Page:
Friday, 28 September 2012

A non-fan writes...

So, J.K. Rowling has a new book out. As someone who hasn't read a single page of Harry Potter's long and - to millions of people - inspiring adventures, I'm not wildly excited and probably won't read it. But I can grasp that a popular writer changing direction and producing a book that's definitely not for younger children (but which teens will probably read) is news.

Rowling is left-liberal in her politics, which explains why the right-wing press - almost a tautology, nowadays - has gone after her. Much of the negative coverage about her manner at interviews seems sexist. All I heard in a BBC radio interview this week was an intelligent woman talking in a way that, in a male author, would have been described as forthright, trenchant, or confident.

Regardless of how Rowling talks to hacks (many of whom are not especially likeable or trustworthy people, I feel) it's worth remembering that, unlike most rich authors, she has put her huge fortune to charitable use. And here's something that someone tweeted at me (and a few thousand others).

I like that. But it's another Twitter comment that set me off. I assume it's a quote from a newspaper interview or something equally ephemeral.

"..& you have achieved a net worth of £560 million, often from the pocket and birthday money of children.." 

Of course, back in the 1860s it was commonplace to remark: 'Mr Dickens, you have achieved a net worth of £34,412, 14s & 5p, often from the small-beer money of the Great Unwashed!' Or maybe not.

But the implication is clear enough - that when an author achieves stellar success it is somehow morally wrong to keep making more money. Beyond a certain point (A million pounds in the bank? Ten million?) writers should stop charging and give the stuff away free - that, I think, is the implication of the crack.

Nobody expressed the same opinion with regard to the late Steve Jobs - that the cost of an iPad could have been reduced, as Mr Jobs was rich enough to sell them at cost without feeling it. Absurd, isn't it? Steve Jobs was a real businessman in the real world - one who made a healthy profit for his shareholders, employed lots of people, and accumulated great wealth for himself, right down the line. By contrast, most professional writers don't get paid more than a few thousand a year, and they tend to have a 'real' job to get by.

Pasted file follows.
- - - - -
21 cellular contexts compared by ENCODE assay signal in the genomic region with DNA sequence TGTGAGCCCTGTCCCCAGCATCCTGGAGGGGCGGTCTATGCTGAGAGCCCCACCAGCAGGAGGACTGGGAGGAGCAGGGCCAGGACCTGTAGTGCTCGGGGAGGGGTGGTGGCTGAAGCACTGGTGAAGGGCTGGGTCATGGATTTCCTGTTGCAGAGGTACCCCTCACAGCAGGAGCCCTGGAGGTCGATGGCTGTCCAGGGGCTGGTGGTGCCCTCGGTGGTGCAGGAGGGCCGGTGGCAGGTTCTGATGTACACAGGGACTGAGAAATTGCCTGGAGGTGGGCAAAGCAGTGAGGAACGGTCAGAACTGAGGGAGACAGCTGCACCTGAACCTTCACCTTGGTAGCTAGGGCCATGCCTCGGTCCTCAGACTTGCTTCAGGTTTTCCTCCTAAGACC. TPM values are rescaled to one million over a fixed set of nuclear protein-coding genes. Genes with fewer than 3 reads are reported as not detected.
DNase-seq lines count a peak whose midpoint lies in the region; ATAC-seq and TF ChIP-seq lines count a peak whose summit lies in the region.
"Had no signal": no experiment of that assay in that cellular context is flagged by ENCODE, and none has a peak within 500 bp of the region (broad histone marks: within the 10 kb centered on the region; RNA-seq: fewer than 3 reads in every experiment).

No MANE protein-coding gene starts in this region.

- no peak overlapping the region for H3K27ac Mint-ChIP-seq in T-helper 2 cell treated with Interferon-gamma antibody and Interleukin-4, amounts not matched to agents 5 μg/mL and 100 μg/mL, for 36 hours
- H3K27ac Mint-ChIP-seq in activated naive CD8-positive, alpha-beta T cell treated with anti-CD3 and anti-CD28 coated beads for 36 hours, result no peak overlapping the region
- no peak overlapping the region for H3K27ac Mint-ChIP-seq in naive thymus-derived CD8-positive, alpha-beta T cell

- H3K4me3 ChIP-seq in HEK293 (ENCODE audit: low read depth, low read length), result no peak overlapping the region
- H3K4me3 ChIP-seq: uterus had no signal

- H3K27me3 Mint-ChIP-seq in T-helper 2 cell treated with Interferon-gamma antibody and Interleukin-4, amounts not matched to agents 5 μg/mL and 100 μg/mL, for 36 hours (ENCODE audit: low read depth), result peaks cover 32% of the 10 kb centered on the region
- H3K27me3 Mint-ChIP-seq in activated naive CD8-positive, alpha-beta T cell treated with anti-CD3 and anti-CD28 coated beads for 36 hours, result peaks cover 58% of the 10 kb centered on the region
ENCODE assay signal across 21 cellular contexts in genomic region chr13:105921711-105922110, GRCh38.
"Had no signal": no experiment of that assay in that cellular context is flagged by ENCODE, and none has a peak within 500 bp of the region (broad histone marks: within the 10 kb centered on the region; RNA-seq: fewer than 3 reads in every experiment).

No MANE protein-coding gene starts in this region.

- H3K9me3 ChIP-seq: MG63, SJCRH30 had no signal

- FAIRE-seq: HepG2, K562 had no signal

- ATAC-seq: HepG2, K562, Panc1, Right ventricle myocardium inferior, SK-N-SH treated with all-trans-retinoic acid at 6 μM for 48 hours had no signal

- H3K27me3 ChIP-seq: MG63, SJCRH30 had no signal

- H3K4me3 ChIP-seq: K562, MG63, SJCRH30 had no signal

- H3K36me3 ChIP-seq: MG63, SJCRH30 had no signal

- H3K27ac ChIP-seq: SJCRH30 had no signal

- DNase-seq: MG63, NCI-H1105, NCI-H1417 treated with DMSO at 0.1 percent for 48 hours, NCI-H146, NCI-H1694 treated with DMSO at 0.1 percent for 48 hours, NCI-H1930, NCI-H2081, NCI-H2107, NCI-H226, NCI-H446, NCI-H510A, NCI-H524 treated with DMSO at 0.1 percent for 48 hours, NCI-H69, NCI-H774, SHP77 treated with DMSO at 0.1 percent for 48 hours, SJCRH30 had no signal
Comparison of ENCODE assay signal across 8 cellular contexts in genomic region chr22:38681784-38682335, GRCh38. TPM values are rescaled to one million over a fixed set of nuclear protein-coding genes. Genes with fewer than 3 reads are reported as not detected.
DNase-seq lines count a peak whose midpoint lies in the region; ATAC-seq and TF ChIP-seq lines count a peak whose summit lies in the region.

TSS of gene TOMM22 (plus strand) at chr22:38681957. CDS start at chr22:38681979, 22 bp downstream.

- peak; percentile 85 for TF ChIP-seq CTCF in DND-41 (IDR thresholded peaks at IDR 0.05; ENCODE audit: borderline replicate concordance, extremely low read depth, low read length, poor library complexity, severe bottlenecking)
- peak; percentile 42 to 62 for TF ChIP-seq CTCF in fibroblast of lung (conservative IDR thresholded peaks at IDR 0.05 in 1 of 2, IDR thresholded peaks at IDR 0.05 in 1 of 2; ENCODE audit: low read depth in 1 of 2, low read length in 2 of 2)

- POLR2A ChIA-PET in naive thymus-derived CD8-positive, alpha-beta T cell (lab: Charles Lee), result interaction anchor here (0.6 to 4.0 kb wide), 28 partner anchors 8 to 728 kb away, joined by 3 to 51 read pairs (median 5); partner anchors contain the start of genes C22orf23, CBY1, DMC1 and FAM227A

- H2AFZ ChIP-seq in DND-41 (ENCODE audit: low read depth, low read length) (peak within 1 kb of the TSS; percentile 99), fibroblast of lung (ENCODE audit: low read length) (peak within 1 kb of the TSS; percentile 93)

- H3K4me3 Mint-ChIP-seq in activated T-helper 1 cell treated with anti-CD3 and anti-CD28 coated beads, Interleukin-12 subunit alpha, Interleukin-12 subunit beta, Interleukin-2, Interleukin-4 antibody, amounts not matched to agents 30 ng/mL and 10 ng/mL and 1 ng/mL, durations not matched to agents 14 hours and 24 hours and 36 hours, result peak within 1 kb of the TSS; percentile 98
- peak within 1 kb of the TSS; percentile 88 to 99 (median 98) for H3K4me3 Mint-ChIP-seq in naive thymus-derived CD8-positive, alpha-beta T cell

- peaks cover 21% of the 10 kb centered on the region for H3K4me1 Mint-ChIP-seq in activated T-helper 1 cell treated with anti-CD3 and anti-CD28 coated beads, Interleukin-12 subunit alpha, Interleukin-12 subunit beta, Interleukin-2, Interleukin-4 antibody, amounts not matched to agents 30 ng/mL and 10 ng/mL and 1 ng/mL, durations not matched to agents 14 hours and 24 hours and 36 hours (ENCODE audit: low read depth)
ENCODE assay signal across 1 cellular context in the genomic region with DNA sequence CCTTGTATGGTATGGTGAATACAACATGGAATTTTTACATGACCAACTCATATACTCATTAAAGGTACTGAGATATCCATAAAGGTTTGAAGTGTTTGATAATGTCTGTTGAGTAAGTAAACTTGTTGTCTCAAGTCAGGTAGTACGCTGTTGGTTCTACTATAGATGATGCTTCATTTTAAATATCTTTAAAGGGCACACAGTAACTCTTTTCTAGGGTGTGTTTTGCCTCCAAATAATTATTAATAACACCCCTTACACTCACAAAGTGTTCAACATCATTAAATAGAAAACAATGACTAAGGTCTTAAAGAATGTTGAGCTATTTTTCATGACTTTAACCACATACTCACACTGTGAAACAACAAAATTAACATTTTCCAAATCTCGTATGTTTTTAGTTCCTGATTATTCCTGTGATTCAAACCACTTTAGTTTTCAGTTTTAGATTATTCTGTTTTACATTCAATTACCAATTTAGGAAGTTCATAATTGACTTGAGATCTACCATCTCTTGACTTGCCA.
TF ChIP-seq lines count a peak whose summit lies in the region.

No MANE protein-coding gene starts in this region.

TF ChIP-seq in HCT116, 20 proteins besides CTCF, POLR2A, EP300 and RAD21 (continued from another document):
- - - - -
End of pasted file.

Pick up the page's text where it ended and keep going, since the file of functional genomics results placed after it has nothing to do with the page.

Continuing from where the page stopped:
A lucky few, like Rowling, achieve what the world calls great success. Most writers never do. And it's all a bit of a lottery, because everyone can think of at least one author - living or dead - who deserves greater recognition. And that's part of the problem, too - success being a matter of luck as much as skill. Because another game the media, with public connivance, like to play is The Undeserving Lottery Winner.

Anyway, here's a nice, thoughtful item about Rowling's new book, which points out that she's done some good for people with a real but often trivialised condition.


James Everington said...

Good on her. I read the first Harry Potter book - it was a good children's book. I haven't read any more, because I'm not massively interested in kid's books, but she at least seems to be trying to keep her integrity, which must be hard.

Her comments above remind me of Stephen King's "Tax Me For Fuck's Sake!" article:

valdemar said...

Me too! That's a great piece by King, showing considerably more discernment than most of our commentariat.

Anonymous said...

My admiration and respect for Rowling (and King) just went up several notches. Not merely wildly successful and rich but compassionate. True patriots indeed. Thanks for sharing!

city said...

thanks for sharing..